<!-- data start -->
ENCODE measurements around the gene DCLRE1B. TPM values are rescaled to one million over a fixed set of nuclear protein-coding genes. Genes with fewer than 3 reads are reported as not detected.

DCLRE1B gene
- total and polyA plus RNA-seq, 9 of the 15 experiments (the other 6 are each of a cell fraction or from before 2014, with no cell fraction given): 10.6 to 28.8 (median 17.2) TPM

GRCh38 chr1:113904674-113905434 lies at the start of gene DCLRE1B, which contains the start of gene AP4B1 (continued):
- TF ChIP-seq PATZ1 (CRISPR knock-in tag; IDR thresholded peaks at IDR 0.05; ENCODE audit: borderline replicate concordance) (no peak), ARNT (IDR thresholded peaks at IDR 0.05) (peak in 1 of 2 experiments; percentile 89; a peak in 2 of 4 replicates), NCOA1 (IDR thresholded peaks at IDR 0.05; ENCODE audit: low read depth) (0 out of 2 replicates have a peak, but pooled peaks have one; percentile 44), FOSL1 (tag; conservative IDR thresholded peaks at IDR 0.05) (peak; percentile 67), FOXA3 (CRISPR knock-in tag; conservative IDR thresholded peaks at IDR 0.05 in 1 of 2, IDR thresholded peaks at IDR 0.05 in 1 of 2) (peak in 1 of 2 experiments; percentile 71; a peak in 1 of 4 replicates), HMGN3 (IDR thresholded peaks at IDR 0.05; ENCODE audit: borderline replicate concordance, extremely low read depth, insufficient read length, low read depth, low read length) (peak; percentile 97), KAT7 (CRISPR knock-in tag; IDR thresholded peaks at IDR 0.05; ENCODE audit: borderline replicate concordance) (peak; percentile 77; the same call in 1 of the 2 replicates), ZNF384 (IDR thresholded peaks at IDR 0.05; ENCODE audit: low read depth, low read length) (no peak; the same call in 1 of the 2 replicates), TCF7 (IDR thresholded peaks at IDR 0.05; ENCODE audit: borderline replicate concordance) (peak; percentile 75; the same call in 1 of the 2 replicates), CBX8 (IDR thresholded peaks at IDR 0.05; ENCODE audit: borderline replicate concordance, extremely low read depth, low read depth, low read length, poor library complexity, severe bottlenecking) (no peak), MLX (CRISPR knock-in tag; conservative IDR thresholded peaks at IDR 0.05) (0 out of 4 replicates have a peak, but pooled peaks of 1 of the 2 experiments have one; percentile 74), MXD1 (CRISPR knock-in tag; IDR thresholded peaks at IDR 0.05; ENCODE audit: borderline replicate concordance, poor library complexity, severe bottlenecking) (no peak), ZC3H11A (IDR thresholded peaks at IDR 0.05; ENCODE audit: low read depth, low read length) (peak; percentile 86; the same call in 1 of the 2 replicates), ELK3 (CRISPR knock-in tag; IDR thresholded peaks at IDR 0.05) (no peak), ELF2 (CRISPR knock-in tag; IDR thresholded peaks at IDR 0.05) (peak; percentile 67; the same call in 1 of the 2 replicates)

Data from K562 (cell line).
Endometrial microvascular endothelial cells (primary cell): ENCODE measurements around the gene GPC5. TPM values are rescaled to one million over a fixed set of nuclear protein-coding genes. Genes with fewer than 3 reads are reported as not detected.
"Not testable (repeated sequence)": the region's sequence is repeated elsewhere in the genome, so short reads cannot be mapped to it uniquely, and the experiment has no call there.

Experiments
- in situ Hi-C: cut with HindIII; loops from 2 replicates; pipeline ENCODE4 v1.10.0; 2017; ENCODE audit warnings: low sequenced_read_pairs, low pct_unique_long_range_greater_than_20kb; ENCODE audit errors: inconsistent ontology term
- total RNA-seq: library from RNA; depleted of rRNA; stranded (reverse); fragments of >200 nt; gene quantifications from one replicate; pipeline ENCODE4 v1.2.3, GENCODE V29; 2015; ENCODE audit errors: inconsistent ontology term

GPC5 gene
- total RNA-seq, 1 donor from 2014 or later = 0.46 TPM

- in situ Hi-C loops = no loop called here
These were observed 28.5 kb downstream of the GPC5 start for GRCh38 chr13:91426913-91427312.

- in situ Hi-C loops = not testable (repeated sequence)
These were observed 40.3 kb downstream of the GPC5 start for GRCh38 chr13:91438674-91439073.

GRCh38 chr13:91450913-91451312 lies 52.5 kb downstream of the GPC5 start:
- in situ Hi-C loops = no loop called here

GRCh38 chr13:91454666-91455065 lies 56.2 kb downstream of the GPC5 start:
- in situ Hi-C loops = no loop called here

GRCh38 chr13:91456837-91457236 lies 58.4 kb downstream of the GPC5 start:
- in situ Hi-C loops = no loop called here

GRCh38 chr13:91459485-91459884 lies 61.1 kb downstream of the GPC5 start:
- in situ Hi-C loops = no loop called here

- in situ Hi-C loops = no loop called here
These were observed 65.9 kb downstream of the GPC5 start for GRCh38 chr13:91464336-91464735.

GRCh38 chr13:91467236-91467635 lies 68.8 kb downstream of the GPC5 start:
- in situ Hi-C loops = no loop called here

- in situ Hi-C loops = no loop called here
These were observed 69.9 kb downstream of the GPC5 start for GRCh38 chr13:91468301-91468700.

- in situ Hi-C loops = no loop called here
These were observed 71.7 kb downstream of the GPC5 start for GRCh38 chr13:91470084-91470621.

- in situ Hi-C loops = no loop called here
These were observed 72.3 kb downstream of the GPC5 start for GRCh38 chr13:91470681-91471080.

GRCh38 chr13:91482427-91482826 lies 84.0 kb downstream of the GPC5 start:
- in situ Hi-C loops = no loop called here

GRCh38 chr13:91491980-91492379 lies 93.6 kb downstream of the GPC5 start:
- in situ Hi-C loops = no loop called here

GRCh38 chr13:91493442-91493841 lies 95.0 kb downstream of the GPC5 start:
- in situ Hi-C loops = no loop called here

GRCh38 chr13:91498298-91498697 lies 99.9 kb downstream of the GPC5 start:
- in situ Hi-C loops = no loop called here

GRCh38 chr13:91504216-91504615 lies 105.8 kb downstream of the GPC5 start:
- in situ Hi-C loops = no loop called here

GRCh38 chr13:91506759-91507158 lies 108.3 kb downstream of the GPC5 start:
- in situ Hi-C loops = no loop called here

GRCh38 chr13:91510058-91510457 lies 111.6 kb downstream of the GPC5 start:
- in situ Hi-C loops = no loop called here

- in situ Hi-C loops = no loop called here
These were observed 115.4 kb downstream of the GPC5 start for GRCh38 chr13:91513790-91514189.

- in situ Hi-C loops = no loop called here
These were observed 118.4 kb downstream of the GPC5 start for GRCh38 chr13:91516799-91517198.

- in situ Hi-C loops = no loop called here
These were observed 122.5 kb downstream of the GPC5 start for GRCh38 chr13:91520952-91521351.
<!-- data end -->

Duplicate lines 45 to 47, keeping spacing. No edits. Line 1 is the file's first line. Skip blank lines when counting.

- in situ Hi-C loops = no loop called here

GRCh38 chr13:91506759-91507158 lies 108.3 kb downstream of the GPC5 start:
- in situ Hi-C loops = no loop called here